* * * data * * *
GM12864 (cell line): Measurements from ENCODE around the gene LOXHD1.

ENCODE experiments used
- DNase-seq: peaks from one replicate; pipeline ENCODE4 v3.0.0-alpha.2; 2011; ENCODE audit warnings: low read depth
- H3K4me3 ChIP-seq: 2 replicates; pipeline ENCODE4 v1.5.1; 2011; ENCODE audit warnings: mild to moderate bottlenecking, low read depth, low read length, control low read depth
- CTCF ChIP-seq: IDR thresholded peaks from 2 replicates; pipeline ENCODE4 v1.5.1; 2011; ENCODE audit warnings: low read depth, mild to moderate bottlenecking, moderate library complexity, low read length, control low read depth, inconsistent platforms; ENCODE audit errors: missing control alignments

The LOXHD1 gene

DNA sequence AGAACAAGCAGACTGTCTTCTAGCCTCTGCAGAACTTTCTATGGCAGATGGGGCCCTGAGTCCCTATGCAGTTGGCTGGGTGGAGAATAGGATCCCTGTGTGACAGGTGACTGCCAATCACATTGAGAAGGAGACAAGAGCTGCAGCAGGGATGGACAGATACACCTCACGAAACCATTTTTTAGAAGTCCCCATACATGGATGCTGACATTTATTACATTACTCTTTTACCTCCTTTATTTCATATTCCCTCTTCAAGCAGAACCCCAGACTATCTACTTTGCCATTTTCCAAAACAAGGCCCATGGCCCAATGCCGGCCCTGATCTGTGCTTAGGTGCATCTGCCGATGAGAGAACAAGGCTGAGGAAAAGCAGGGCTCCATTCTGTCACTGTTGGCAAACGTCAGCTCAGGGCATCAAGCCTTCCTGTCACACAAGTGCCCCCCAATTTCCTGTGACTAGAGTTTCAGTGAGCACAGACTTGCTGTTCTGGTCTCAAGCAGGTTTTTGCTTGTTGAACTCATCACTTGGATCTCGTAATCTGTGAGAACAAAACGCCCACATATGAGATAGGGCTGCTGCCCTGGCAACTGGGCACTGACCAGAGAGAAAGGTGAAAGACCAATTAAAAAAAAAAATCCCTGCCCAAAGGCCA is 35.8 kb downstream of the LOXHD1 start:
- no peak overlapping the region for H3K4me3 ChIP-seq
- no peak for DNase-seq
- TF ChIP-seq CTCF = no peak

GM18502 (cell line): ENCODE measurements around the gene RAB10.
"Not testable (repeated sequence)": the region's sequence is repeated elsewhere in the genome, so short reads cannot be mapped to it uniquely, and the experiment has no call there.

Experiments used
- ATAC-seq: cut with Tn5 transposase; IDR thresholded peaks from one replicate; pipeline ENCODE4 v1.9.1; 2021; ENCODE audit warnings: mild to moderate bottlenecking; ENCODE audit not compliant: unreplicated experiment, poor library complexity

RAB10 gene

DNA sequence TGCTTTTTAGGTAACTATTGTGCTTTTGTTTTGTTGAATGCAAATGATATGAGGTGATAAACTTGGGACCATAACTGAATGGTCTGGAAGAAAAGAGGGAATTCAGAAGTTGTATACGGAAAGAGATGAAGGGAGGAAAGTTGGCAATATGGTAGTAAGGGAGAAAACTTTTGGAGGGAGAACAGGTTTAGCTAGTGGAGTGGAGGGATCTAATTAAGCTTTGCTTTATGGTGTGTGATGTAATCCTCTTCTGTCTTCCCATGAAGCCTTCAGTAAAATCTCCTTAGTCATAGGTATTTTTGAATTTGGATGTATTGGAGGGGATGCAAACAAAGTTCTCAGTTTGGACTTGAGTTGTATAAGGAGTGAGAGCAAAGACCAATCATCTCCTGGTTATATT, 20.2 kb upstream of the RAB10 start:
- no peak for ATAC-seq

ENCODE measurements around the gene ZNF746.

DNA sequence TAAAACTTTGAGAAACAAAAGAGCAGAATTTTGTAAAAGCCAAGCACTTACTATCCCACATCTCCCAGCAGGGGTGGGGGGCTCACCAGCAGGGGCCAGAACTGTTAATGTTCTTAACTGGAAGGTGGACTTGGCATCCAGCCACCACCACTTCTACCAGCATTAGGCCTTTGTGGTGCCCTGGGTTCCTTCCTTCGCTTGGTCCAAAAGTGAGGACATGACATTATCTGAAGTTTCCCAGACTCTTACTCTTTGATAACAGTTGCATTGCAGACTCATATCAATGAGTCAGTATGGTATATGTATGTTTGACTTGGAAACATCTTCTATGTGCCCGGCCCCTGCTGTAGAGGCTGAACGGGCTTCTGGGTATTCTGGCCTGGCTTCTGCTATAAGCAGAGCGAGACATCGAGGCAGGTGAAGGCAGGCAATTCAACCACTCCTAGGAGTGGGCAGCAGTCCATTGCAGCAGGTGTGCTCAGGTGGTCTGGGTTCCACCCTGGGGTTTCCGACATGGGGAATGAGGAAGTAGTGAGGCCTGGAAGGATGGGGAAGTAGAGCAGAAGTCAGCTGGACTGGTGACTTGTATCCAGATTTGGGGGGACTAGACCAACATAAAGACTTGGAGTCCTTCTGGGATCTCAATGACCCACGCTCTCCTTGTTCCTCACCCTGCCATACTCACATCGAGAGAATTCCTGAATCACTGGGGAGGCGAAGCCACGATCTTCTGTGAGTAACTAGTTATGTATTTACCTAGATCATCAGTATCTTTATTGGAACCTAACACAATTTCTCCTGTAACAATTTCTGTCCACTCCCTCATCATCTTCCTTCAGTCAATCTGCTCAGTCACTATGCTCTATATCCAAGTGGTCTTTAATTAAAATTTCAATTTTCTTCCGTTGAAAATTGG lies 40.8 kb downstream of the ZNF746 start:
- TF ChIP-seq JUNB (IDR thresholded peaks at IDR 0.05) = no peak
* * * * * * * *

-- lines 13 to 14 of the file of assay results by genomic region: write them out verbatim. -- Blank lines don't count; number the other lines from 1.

Experiments used
- ATAC-seq: cut with Tn5 transposase; IDR thresholded peaks from one replicate; pipeline ENCODE4 v1.9.1; 2021; ENCODE audit warnings: mild to moderate bottlenecking; ENCODE audit not compliant: unreplicated experiment, poor library complexity